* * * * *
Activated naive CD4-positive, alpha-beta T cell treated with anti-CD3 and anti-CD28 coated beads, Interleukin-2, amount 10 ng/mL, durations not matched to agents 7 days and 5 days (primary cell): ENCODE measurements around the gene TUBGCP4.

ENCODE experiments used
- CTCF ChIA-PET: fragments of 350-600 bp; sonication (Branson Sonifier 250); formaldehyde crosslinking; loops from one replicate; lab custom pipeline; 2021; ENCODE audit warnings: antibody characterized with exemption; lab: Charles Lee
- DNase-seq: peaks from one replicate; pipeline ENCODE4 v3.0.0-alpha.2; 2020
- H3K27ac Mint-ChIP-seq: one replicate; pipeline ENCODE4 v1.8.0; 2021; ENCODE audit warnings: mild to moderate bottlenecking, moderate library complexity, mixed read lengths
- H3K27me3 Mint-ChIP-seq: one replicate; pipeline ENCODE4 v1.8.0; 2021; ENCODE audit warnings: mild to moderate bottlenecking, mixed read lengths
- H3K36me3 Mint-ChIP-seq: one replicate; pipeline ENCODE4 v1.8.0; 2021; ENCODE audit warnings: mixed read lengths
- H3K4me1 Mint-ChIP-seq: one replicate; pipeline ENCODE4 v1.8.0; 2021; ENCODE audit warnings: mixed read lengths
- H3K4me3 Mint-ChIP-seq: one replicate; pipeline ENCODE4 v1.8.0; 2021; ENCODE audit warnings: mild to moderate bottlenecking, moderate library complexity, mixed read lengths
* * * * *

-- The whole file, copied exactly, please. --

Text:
Activated naive CD4-positive, alpha-beta T cell treated with anti-CD3 and anti-CD28 coated beads, Interleukin-2, amount 10 ng/mL, durations not matched to agents 7 days and 5 days (primary cell): ENCODE measurements around the gene TUBGCP4.

ENCODE experiments used
- CTCF ChIA-PET: fragments of 350-600 bp; sonication (Branson Sonifier 250); formaldehyde crosslinking; loops from one replicate; lab custom pipeline; 2021; ENCODE audit warnings: antibody characterized with exemption; lab: Charles Lee
- DNase-seq: peaks from one replicate; pipeline ENCODE4 v3.0.0-alpha.2; 2020
- H3K27ac Mint-ChIP-seq: one replicate; pipeline ENCODE4 v1.8.0; 2021; ENCODE audit warnings: mild to moderate bottlenecking, moderate library complexity, mixed read lengths
- H3K27me3 Mint-ChIP-seq: one replicate; pipeline ENCODE4 v1.8.0; 2021; ENCODE audit warnings: mild to moderate bottlenecking, mixed read lengths
- H3K36me3 Mint-ChIP-seq: one replicate; pipeline ENCODE4 v1.8.0; 2021; ENCODE audit warnings: mixed read lengths
- H3K4me1 Mint-ChIP-seq: one replicate; pipeline ENCODE4 v1.8.0; 2021; ENCODE audit warnings: mixed read lengths
- H3K4me3 Mint-ChIP-seq: one replicate; pipeline ENCODE4 v1.8.0; 2021; ENCODE audit warnings: mild to moderate bottlenecking, moderate library complexity, mixed read lengths